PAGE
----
What accounts for JPMorgan Chase's ability to avoid the things that pretty much destroyed Lehman and Bear Stearns and nearly destroyed Morgan Stanley?
You go back to what Jamie's strengths are: attention to detail, a focus on every single detail, and an ability to synthesize that. The CEO of a firm this large can't possibly get involved in operations at a real granular level. The job is to look at the big picture and to connect those dots. They chased market share in a number of businesses—in leveraged loans to big private-equity borrowers, and in consumer businesses such as credit cards and mortgages. But Dimon and his team saw weakness in the subprime market, it appears, before most of their competitors.
In March 2008, when Bear Stearns was failing, JPMorgan Chase decides to step in and help with the substantial assist from the Federal Reserve. How should we think about that transaction?
The Fed and the Treasury secretary were asking Dimon and JPMorgan to take over a $400 billion balance sheet in about 48 hours. People familiar with the notion of due diligence, which means getting to know what you're buying, have to understand that it's a pipe dream to think you can understand $400 billion worth of anything in 48 hours. What Dimon and his team said was they weren't going to do it without help, and the Fed agreed to front the first $30 billion of losses. In retrospect, could the Fed have driven a harder bargain? Who knows? I tried to get as close as I could to those rooms, but I obviously wasn't in them. JPMorgan, which was known for its conservatism, was in a position of strength because of its conservatism and was being asked to use that position of strength to purchase a company that was in trouble for displaying the opposite traits.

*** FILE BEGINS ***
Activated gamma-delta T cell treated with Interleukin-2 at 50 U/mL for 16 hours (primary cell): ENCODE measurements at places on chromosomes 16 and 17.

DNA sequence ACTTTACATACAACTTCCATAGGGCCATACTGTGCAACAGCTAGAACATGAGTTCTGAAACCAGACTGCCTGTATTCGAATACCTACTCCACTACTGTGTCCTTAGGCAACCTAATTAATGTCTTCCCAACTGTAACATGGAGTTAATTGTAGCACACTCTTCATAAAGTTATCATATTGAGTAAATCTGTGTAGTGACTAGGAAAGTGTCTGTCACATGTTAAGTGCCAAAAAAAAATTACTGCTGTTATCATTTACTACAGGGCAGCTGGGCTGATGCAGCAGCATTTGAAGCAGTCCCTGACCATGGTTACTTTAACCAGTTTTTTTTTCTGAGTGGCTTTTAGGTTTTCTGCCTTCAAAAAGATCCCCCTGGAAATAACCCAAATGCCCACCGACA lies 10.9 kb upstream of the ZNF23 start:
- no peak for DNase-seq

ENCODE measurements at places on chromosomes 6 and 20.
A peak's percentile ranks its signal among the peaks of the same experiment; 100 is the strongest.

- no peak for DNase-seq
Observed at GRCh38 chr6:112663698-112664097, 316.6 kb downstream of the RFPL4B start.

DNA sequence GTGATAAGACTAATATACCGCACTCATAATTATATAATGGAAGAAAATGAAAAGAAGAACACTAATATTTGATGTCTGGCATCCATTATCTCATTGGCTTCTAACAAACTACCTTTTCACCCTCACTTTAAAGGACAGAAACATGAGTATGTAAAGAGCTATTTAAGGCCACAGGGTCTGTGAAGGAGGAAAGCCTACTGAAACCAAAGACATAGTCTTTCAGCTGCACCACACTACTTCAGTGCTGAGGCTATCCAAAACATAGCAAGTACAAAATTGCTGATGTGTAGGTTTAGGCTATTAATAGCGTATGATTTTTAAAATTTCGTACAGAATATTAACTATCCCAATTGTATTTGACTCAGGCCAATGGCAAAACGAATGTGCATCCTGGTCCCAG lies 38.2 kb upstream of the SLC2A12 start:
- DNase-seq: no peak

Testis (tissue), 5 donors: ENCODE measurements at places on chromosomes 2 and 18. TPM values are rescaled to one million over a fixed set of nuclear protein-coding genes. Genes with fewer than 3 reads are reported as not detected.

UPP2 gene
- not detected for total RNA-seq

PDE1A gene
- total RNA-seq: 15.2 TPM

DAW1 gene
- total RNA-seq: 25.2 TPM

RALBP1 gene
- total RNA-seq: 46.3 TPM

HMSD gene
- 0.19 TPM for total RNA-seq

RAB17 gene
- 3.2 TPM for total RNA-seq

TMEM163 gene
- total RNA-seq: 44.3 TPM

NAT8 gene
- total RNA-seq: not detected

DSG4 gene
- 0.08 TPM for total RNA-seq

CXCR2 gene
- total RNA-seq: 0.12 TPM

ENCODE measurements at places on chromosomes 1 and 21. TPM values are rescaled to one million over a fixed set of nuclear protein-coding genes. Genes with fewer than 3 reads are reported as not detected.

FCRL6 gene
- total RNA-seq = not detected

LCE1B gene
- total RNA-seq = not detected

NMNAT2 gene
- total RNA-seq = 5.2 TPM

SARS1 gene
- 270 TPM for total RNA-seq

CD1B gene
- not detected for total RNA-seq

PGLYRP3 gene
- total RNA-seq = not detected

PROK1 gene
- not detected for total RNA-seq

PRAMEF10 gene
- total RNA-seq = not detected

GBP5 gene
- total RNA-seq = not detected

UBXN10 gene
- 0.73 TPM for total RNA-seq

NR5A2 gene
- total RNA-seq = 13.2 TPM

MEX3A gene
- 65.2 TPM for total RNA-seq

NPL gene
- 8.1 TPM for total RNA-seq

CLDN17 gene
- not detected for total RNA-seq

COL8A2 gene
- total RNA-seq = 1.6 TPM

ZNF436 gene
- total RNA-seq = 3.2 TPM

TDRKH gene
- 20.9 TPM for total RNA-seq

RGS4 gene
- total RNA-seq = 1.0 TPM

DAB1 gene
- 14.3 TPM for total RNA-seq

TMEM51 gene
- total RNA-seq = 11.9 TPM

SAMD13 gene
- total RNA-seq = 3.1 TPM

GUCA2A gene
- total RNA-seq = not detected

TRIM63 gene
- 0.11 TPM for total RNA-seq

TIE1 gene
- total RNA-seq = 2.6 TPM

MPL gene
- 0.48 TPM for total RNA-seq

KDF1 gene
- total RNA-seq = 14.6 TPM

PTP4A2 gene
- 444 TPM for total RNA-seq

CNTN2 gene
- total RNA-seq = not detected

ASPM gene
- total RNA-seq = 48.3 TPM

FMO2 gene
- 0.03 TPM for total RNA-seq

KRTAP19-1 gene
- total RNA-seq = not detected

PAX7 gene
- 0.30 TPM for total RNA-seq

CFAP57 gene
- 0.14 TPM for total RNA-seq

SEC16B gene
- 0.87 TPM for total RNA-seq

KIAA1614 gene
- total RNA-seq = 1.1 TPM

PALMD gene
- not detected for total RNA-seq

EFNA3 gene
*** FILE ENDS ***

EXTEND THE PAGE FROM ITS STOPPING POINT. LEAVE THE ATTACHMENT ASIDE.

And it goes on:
The more consequential deal for the long-term future of JPMorgan Chase, you write, came in September 2008.
Absolutely. In September, when the entire financial system looked to be seizing up—as opposed to just Bear Stearns—Washington Mutual, due to its own subprime exposures, was seized by the FDIC and its assets were purchased out of receivership by JPMorgan. It changed what was a relatively regional retail-banking presence—Chase was big in New York and Texas, and in Chicago—and gave them substantial presence in both Florida and California.
While JPMorgan Chase escaped a lot of the damage, it relied on many of the same types of support that unhealthy banks used. Was Dimon at all conflicted about this?
He says that the government asked him to take the TARP money, so he did. He's repeated on a number of occasions that they didn't need it, they didn't want it, but they took it because they were asked to. The same goes with federal loan guarantees on debt issuance. He's well aware that there is a sense of anger and frustration out there about taxpayer money being used to keep afloat large banks and private firms that pay their people a lot of money. He's sensitive to the compensation debate and the public money subsidizing private profits. On the other hand, he's also unapologetically a banker and a businessman who says he's doing the job that he was asked to do.
Dimon is in his early 50s. We know he is probably a Democrat and is relatively close to Obama. Does he have any interest in doing anything besides being CEO of JPMorgan Chase for the next 10 years?
I don't want to script his career for him, but he has an interest in public service. I think the most obvious opportunity there is Treasury secretary, for reasons of experience and connections. I wouldn't be surprised, nor would pretty much anyone else who knows him, that if he got that call he would take it. There was a lot of talk when Obama was just elected as to whether he'd make that call to Dimon, but Dimon himself was under no illusion that it would come because of all the anger toward Wall Street in the country at the time. I actually asked him why he didn't shoot down the rumors at the time, and he looked sort of shocked and he said, "It's kind of presumptuous to turn down a job you haven't even been offered." If there's a next step, it's not going to be running another company. You can almost be sure of that.